Discusses progress in developing a payment by results system for mental health services. A group of trusts in the North have banded together to define 13 clusters of care based on the needs of adults and older people. They range from care for people with mild, short term mental health problems in cluster 1 to assertive outreach services for patients with severe mental health problems, who are also difficult to engage, in cluster 13. At the same time the Information Centre for health and social care is collecting patient data in preparation for developing its own classification system.
P. Smith and T.P. Berney
Journal of Intellectual Disability Research, vol.50, 2006, p.608-614
Inpatient beds for the psychiatric assessment and treatment of young people with intellectual disability have become scarce nationally in the UK, although there is pressure to redevelop them. Sixty-three per cent of such beds in the UK are at Prudhoe Hospital. This study examines their role and utility in relation to community services both locally and nationally. It concludes that admission is necessary for a small number of young people who are not readily managed within mainstream units. While their number may be reduced by better community provision, this is likely to be partially offset by better case finding. Inpatient facilities should be closely linked with community services to prevent delays in discharge.
Health Service Journal, vol.116, Aug. 3rd 2006, p.22-24
At present only a tiny minority of those likely to benefit are offered psychotherapy on the NHS. Better access to psychotherapy could enable many people with depression and anxiety disorders to return to work, reducing spending on Incapacity Benefit. This article introduces two pilot schemes aimed at making talking therapies, mainly cognitive behavioural therapy, accessible to people with mild to moderate mental health problems.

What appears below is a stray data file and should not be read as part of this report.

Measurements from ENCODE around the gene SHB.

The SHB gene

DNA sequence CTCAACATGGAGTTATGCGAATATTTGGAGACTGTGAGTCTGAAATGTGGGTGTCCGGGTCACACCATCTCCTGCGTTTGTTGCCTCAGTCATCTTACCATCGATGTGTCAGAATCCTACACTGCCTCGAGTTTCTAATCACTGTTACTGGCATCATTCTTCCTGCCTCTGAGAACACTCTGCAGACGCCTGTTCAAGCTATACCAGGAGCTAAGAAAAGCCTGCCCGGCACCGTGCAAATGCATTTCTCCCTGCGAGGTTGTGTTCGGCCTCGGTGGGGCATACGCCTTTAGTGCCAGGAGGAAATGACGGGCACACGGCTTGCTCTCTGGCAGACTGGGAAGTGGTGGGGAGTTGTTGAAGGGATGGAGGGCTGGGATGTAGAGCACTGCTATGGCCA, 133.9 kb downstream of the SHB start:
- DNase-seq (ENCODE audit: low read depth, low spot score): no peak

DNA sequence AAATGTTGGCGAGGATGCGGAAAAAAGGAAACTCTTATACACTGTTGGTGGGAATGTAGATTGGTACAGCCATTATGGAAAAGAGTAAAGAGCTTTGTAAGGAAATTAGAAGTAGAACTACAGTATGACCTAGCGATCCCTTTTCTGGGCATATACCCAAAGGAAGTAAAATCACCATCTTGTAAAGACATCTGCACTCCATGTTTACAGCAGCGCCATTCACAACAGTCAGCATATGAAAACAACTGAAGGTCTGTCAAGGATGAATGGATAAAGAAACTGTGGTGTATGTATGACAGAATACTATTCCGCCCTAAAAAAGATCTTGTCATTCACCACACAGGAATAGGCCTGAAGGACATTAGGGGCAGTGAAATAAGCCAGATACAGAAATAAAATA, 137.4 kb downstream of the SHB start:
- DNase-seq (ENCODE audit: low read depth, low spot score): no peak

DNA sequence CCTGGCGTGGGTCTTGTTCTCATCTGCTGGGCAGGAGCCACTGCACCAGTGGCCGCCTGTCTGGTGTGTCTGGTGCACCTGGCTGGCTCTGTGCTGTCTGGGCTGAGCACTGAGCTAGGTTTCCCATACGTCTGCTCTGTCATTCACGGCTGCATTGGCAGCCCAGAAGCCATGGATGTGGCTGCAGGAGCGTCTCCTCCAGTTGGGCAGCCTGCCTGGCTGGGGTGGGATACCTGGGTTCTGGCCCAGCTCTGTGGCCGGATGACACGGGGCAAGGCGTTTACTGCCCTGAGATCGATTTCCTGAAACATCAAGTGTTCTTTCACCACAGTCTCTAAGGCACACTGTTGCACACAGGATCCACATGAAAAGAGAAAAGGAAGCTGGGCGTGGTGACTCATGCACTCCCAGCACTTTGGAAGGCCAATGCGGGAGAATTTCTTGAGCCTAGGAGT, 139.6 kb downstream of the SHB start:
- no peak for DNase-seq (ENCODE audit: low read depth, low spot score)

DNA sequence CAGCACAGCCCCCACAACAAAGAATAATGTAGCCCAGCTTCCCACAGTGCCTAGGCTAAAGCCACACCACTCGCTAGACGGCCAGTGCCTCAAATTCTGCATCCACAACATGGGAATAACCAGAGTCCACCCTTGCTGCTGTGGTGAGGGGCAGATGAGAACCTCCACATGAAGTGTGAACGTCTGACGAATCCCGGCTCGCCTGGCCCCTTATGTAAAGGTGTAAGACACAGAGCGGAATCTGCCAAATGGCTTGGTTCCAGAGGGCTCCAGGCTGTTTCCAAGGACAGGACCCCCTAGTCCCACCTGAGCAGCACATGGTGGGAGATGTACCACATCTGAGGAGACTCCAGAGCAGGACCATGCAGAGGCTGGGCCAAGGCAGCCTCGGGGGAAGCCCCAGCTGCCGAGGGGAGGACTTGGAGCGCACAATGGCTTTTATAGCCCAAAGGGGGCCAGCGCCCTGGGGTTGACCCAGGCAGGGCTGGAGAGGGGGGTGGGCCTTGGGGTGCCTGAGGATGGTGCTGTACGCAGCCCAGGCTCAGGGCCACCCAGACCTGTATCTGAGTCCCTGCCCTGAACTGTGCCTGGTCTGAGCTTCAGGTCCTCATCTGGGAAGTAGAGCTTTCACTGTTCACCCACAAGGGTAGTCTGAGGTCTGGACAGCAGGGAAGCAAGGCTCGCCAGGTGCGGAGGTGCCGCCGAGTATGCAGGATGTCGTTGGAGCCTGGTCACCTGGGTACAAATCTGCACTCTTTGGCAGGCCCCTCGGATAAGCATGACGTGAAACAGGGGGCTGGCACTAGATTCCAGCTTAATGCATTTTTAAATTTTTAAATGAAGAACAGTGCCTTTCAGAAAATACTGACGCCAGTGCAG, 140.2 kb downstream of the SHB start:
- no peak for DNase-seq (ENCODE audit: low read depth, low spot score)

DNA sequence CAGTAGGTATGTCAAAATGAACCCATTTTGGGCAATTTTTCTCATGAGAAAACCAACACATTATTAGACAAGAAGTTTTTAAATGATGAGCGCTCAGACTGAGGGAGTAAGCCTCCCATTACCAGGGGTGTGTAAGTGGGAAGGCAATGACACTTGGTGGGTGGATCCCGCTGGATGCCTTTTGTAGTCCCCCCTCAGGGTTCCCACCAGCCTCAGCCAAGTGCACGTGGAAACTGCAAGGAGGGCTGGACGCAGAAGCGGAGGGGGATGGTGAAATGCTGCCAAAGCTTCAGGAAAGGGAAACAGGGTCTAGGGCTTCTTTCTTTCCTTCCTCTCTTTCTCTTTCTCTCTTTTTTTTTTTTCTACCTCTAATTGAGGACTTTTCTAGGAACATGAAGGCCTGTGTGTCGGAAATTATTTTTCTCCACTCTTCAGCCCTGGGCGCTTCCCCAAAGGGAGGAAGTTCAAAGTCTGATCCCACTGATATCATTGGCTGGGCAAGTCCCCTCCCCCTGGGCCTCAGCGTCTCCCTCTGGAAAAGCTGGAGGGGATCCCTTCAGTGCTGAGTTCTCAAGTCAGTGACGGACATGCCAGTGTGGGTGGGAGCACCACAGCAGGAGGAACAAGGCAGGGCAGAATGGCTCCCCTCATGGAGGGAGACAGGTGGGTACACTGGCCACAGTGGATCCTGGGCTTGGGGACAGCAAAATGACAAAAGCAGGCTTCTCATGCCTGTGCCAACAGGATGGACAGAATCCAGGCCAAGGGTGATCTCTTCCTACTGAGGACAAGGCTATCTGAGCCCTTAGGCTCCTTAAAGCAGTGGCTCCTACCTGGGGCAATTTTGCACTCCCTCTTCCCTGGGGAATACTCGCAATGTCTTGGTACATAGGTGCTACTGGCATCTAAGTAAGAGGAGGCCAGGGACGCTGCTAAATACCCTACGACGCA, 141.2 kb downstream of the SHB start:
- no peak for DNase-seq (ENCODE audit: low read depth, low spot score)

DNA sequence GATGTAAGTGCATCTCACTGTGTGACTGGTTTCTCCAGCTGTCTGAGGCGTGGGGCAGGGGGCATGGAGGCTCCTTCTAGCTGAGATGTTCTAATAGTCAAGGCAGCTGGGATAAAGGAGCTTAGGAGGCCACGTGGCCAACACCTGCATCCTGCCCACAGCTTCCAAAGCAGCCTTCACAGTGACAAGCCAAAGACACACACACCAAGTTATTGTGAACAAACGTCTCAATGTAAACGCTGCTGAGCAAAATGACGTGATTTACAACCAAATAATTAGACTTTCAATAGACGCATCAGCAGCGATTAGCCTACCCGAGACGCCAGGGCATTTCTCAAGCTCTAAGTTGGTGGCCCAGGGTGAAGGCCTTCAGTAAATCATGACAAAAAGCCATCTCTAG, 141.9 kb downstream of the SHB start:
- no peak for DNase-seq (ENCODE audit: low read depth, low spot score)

H. McConachie and G. Robinson
Child, vol.32, 2006, p.553-557
In recent years, standards of good practice have been set for services to young children with autism. Three key recommendations can be highlighted: 1) involvement of a multi-disciplinary team of professionals; 2) nomination of a key worker to co-ordinate services; and 3) access to 15 hours per week of specialist provision for preschool children. This paper reports on whether a sample of families of young children with autism perceive that they have access to such services. For most families, the services they received did not meet the standards set in the Autistic Spectrum Disorders Good Practice Guidance and the National Autism Plan for Children.
I. Hall and others
Journal of Intellectual Disability Research, vol.50, 2006, p.598-607
This study examines a specialist mental health service for people with intellectual disabilities serving two inner city London boroughs. The service consists of specialist inpatient provision and a community “virtual” team. The inpatient service consists of four beds for people with intellectual disabilities on a 16-bed acute psychiatric inpatient ward, but also offers access to specialist input from intellectual disabilities services. The community team is made up of care managers, community support workers, and healthcare professionals. This study aimed to evaluate clinical outcomes for this integrated approach to service provision. Results showed significant improvements across a range of outcome measures for users of both inpatient and community services.